Side Note: the knots could be cut out because the incision was healed enough that nothing was going to open back up.  We weren’t just cutting things open for fun.

In relation to being told I had staples (and I didn’t), I later learned that they normally use staples for hip replacements at the hospital I went too but they wanted to try to minimize the scar since I was so young.  I’m not sure if it would have made a huge difference but whatever they did it has healed up really nicely both times!

Right Hip

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Right Hip

Left Hip

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Left Hip

Reflection: Pain before Replacement

There has been a lot that I have learned through this year of surgeries.  And while sitting and recovering at my parents I had a lot of time to reflect.  One thing that I truely reflected on was the pain that I use to be in, the pain I had and the degree in which our body protects us from feeling pain.

Side Note:  For this post it’s important to keep in mind a few things:

Pre-Surgery: Right hip felt worse then the left (but they were both in a lot of pain)

Surgery No. 1: Right hip replaced (Oct 2016)

This story takes place here, between surgeries

Surgery No. 2: Left hip replaced (May 2017)

Something that I have learned while recovering from the second surgery is that recovering with a bad leg full of arthritis and other problems makes things so much harder! Which is what I did after my first surgery.  I couldn’t feel my ‘normal’ pain in my, still at that time, bad hip (left hip) until almost 4 weeks post-surgery on my right.  That’s how much my body was dealing with other things and ignoring my chronic pain.

After my first surgery, I specifically remember when I started to feel the pain again in my left hip.  We were driving home from physio and I just started crying.  My left hip and leg were killing me and it felt almost unbearable.  And this was my ‘better hip’ and less painful hip out of both of them pre-surgeries.  I couldn’t believe the amount of pain. This is when I started to understand the degree of my hip problems (weird how it wasn’t until one was fully replaced that I understood.  People, aka the surgeon, had told me how bad things were but I hadn’t truly understood it).  Before surgery they were just normal to me, whatever, I didn’t think it was that bad (well I knew they weren’t great) but it was manageable (or what my brain had worked into being manageable… funny little brain and what it does to protect us from pain).  Sure it was annoying, I couldn’t always walk and when it rained I felt useless but I didn’t let that get me down (I’m a positive person, silver linings).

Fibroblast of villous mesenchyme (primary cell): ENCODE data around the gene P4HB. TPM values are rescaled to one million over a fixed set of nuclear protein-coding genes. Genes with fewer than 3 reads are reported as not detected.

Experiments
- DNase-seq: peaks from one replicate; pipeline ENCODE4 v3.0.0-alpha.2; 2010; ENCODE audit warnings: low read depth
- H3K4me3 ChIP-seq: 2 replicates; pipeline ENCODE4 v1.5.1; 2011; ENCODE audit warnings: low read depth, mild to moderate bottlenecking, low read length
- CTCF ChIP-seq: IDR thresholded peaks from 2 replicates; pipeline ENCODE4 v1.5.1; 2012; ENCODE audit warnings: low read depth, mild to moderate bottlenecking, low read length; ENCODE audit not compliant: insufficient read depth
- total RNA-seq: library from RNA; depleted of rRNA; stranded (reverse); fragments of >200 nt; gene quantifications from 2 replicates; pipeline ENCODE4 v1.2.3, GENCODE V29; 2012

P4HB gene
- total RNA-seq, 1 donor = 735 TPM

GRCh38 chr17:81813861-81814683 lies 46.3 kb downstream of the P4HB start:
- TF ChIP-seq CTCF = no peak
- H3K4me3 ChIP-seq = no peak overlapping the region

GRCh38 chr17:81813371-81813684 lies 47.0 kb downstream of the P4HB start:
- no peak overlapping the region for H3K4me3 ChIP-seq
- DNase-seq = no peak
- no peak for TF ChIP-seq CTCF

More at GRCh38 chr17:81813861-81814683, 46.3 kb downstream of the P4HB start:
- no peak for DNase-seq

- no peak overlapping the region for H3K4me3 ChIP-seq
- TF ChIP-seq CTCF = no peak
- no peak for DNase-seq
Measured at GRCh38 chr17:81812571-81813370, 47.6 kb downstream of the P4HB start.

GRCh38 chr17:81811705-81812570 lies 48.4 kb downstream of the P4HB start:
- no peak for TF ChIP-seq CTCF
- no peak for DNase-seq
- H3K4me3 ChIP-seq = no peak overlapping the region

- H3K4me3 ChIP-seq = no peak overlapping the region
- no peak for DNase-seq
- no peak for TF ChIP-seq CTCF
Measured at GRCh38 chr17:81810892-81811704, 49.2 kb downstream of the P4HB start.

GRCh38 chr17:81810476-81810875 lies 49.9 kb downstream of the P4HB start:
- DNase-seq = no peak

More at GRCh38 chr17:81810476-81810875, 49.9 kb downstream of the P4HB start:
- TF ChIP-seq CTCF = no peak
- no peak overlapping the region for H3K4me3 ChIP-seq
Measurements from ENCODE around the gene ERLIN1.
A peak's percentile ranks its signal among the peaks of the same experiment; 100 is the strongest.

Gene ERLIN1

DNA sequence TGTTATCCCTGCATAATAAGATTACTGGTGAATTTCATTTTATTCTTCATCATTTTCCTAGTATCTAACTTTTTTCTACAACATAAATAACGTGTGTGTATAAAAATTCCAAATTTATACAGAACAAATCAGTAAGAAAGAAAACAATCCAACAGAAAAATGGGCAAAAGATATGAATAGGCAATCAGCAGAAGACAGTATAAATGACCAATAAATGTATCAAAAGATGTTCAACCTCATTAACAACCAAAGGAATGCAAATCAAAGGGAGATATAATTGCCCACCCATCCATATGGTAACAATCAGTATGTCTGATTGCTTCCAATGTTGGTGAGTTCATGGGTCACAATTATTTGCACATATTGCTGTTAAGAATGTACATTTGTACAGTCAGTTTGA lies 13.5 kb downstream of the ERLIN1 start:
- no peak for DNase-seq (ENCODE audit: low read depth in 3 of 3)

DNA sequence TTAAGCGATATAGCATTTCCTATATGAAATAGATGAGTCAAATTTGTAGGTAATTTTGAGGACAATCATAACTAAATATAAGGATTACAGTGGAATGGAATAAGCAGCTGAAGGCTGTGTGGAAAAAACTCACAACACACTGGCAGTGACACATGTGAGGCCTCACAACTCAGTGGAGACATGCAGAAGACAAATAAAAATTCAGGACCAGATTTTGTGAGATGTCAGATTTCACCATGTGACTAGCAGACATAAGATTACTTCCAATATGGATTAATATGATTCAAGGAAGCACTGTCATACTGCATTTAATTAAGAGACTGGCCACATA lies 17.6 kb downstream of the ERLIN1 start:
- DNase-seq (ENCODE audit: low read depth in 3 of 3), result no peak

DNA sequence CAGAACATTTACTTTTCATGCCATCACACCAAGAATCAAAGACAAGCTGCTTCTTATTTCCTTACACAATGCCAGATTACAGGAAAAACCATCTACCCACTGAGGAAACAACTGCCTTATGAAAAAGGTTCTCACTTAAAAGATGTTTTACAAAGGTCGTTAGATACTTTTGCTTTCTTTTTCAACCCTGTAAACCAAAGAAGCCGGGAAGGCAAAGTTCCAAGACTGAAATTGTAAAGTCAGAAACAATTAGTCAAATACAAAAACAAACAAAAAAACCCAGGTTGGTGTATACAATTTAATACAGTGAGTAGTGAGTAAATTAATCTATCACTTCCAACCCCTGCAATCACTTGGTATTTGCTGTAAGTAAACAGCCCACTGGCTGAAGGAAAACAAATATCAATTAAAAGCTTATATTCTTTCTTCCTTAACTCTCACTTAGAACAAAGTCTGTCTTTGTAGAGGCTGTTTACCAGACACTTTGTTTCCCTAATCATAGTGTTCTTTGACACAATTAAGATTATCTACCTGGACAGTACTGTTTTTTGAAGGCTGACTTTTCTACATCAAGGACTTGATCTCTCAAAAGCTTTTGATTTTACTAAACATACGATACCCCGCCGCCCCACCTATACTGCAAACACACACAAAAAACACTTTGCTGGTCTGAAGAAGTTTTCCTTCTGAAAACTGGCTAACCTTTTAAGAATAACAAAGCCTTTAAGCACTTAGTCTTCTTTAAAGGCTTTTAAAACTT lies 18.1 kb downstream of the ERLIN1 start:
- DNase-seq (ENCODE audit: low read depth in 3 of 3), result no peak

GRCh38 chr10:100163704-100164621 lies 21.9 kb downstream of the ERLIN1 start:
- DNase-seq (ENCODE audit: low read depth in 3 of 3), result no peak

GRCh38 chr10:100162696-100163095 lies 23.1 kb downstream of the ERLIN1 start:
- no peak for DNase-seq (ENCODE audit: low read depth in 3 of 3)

It was hard to admit that I had been in so much pain.

This changed my perspective on my pre-surgery life, what I had been able to accomplish, what I pushed through and what my daily activities were really like.  I had unconsciously altered the way I did things to make bending, standing, etc, easier on myself (twisting and leaning on things, for example).  All of these realizations took a while to sink in and were very overwhelming at first.

Side Note:  The pain on my then still old hip got better managed.  I started back on my pre-surgery pain medication at the 6 week mark after confirming with my surgeon that it was okay to do so.  However, when it rained all of March I was pretty much out of order.

I’m honestly still dealing a little bit with the understanding of what I was living with.  While I’d love to move forward, and I’m so glad that I am, I also can’t forget.  Writing this all out and remembering what I have been through helps me to better appreciate where I am going and the gift of new hips.  I feel blessed that in Canada we have everything covered (even without private insurance) and that the only thing I have to focus on is rehabilitation.  I can’t imagine what others (in the US for example) have to go through.